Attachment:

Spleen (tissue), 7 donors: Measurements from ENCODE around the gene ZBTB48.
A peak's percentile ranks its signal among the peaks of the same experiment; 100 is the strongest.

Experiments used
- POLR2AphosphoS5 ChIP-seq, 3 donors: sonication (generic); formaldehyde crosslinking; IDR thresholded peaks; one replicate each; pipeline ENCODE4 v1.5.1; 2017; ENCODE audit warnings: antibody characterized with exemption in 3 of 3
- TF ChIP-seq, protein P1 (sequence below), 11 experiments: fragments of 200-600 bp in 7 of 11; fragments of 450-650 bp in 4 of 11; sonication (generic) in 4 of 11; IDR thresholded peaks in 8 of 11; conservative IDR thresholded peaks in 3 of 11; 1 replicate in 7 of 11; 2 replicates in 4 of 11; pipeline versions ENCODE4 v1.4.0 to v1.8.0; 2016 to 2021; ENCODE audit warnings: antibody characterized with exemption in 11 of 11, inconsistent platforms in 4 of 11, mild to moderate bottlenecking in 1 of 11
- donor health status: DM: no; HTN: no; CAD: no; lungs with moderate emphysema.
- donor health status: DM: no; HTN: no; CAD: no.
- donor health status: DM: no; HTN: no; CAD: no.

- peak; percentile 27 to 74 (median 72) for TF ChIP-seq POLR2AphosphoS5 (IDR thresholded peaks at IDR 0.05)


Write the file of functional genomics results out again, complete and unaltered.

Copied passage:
Spleen (tissue), 7 donors: Measurements from ENCODE around the gene ZBTB48.
A peak's percentile ranks its signal among the peaks of the same experiment; 100 is the strongest.

Experiments used
- POLR2AphosphoS5 ChIP-seq, 3 donors: sonication (generic); formaldehyde crosslinking; IDR thresholded peaks; one replicate each; pipeline ENCODE4 v1.5.1; 2017; ENCODE audit warnings: antibody characterized with exemption in 3 of 3
- TF ChIP-seq, protein P1 (sequence below), 11 experiments: fragments of 200-600 bp in 7 of 11; fragments of 450-650 bp in 4 of 11; sonication (generic) in 4 of 11; IDR thresholded peaks in 8 of 11; conservative IDR thresholded peaks in 3 of 11; 1 replicate in 7 of 11; 2 replicates in 4 of 11; pipeline versions ENCODE4 v1.4.0 to v1.8.0; 2016 to 2021; ENCODE audit warnings: antibody characterized with exemption in 11 of 11, inconsistent platforms in 4 of 11, mild to moderate bottlenecking in 1 of 11
- donor health status: DM: no; HTN: no; CAD: no; lungs with moderate emphysema.
- donor health status: DM: no; HTN: no; CAD: no.
- donor health status: DM: no; HTN: no; CAD: no.

- peak; percentile 27 to 74 (median 72) for TF ChIP-seq POLR2AphosphoS5 (IDR thresholded peaks at IDR 0.05)